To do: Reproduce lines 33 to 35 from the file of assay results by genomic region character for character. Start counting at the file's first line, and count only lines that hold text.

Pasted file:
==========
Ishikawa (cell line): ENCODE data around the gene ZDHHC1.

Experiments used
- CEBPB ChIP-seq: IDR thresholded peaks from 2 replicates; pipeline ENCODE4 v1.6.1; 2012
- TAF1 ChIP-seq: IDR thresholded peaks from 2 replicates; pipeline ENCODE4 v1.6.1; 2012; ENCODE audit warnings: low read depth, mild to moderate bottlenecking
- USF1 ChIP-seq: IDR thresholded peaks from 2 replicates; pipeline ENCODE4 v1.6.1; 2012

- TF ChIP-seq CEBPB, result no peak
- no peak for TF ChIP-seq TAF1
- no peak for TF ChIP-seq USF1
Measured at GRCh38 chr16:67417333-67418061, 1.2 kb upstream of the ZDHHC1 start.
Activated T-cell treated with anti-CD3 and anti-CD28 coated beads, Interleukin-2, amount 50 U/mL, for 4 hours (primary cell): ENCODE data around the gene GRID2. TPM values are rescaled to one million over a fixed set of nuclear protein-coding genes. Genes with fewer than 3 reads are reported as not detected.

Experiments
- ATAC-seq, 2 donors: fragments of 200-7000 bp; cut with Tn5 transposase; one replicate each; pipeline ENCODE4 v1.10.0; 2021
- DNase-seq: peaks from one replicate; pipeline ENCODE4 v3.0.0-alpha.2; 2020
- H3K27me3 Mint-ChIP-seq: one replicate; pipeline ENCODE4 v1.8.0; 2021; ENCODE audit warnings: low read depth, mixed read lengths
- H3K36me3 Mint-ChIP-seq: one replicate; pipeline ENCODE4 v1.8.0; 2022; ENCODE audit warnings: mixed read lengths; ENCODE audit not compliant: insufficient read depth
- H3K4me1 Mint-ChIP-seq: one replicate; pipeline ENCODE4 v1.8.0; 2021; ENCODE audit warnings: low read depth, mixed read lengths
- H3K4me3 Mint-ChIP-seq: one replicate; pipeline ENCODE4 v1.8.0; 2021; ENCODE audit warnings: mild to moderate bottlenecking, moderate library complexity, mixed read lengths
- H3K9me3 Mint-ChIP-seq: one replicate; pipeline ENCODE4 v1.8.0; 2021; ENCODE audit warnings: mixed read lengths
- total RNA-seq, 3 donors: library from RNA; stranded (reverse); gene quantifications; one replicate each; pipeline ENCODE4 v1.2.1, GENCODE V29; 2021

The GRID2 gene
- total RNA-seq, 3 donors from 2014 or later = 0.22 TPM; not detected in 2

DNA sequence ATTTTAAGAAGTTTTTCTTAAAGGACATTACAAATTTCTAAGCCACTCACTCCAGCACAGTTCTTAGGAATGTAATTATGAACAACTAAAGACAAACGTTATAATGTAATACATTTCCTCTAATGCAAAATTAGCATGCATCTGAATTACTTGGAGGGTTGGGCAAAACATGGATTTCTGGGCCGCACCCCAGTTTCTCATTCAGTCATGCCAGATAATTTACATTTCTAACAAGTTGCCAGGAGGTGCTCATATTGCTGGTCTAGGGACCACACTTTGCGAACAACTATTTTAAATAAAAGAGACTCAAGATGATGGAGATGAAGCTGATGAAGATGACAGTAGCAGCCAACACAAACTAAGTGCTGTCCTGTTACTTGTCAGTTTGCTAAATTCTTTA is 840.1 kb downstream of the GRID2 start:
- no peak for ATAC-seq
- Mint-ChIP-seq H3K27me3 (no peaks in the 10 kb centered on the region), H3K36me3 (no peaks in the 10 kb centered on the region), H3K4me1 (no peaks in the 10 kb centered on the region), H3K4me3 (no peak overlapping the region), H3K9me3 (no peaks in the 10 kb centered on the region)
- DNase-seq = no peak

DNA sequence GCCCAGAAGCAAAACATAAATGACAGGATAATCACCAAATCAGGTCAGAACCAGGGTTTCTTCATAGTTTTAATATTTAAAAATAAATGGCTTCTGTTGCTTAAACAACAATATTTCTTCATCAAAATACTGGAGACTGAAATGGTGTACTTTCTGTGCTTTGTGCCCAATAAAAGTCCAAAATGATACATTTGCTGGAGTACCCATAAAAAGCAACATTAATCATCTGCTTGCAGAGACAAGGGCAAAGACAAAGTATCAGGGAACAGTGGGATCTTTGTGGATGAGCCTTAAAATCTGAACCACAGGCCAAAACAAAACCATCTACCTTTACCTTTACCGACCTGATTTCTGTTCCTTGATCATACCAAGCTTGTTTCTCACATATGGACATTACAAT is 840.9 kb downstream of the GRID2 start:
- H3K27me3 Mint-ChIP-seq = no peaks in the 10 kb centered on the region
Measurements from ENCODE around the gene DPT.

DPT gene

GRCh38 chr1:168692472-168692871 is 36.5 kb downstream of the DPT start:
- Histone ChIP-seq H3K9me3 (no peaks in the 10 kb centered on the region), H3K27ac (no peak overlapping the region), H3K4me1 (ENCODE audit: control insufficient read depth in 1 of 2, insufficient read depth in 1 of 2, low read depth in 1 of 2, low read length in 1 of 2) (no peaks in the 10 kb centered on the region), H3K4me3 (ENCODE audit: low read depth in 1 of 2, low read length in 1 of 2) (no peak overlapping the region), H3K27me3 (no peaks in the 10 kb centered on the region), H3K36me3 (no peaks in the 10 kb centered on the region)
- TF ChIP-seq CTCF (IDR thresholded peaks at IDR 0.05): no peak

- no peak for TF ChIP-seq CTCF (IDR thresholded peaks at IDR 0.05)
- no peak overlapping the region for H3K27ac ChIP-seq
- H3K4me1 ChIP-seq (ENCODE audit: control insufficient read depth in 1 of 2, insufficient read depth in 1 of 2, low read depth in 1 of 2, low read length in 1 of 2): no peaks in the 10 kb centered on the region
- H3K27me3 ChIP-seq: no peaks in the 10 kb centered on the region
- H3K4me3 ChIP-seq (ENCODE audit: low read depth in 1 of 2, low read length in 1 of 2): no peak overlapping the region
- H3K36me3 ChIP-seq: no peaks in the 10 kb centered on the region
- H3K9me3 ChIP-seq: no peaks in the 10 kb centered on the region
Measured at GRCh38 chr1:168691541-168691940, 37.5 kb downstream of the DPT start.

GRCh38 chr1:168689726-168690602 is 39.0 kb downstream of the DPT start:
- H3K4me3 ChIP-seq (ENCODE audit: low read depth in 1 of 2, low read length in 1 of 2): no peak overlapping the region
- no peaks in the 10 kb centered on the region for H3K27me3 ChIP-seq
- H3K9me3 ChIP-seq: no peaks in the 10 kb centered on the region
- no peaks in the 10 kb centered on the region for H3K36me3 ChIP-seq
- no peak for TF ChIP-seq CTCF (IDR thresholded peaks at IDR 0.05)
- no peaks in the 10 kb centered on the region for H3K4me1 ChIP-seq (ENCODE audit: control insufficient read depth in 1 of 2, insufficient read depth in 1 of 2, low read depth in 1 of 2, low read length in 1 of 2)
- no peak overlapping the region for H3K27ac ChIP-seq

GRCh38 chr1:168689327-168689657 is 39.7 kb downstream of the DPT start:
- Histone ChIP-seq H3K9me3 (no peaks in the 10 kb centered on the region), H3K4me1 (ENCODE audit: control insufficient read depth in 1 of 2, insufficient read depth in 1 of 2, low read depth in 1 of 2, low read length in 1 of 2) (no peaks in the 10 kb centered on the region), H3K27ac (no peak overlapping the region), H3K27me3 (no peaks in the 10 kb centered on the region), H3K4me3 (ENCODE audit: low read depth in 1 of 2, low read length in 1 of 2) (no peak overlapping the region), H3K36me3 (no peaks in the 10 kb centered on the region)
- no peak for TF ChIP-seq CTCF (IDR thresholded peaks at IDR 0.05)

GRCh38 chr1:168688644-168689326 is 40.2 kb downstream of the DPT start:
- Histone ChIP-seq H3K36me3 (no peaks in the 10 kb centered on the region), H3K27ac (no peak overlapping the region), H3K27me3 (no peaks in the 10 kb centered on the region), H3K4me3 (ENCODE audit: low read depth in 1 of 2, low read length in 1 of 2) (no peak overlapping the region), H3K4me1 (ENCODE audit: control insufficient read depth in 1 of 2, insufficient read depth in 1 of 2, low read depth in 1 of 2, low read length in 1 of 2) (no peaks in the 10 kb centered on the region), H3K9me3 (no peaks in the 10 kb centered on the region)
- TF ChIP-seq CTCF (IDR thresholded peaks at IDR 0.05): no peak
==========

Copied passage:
- no peak for TF ChIP-seq CTCF (IDR thresholded peaks at IDR 0.05)
- no peak overlapping the region for H3K27ac ChIP-seq
- H3K4me1 ChIP-seq (ENCODE audit: control insufficient read depth in 1 of 2, insufficient read depth in 1 of 2, low read depth in 1 of 2, low read length in 1 of 2): no peaks in the 10 kb centered on the region